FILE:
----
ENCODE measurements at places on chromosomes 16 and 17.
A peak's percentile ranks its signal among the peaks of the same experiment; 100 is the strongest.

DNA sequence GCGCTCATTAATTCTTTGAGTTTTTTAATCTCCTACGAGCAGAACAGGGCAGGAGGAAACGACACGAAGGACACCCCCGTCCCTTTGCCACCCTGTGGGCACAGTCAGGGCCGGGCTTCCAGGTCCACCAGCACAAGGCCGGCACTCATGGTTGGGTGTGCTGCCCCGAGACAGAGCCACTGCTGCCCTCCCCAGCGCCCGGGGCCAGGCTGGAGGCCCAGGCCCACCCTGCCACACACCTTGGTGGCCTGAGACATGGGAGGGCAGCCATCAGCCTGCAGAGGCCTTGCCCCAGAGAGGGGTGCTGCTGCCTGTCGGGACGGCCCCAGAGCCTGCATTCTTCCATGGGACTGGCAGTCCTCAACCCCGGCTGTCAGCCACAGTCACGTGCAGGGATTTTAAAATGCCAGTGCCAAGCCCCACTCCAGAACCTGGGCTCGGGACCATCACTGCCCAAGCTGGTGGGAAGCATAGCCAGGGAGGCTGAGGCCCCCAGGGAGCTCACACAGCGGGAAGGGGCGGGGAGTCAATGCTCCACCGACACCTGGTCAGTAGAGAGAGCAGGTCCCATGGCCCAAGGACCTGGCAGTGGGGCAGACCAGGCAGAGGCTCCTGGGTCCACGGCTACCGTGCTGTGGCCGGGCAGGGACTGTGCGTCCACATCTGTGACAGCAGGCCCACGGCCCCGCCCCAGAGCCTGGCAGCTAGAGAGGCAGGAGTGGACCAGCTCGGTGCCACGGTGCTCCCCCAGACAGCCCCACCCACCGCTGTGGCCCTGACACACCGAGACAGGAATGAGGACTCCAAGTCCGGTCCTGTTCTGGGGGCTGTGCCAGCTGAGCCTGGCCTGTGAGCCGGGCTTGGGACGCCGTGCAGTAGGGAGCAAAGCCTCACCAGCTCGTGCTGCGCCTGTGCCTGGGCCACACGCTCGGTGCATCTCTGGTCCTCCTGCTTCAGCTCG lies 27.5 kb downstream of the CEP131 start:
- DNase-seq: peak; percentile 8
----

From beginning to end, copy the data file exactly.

ENCODE measurements at places on chromosomes 16 and 17.
A peak's percentile ranks its signal among the peaks of the same experiment; 100 is the strongest.

DNA sequence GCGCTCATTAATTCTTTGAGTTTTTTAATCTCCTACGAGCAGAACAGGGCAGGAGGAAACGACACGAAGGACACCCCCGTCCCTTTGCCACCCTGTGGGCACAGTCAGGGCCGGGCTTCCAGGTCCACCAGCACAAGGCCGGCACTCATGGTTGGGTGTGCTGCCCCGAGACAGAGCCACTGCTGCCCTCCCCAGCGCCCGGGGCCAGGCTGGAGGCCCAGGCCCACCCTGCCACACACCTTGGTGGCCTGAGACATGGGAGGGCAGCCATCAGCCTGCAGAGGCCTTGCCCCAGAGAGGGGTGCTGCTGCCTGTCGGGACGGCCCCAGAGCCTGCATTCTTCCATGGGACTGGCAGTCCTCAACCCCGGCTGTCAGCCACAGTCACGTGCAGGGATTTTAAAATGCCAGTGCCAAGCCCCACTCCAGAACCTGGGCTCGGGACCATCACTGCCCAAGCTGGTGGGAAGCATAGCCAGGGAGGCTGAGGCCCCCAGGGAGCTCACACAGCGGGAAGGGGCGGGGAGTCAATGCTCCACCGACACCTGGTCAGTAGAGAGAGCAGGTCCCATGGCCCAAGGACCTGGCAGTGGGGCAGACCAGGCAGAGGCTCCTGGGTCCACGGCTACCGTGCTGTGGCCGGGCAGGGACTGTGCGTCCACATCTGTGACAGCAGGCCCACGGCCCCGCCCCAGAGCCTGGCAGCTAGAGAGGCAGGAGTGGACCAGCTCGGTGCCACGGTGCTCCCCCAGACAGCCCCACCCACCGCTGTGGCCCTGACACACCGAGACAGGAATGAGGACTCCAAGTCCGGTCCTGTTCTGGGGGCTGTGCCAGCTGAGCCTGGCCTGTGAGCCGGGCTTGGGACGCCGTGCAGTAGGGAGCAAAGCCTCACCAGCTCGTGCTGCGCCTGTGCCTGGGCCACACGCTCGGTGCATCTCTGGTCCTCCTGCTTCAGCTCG lies 27.5 kb downstream of the CEP131 start:
- DNase-seq: peak; percentile 8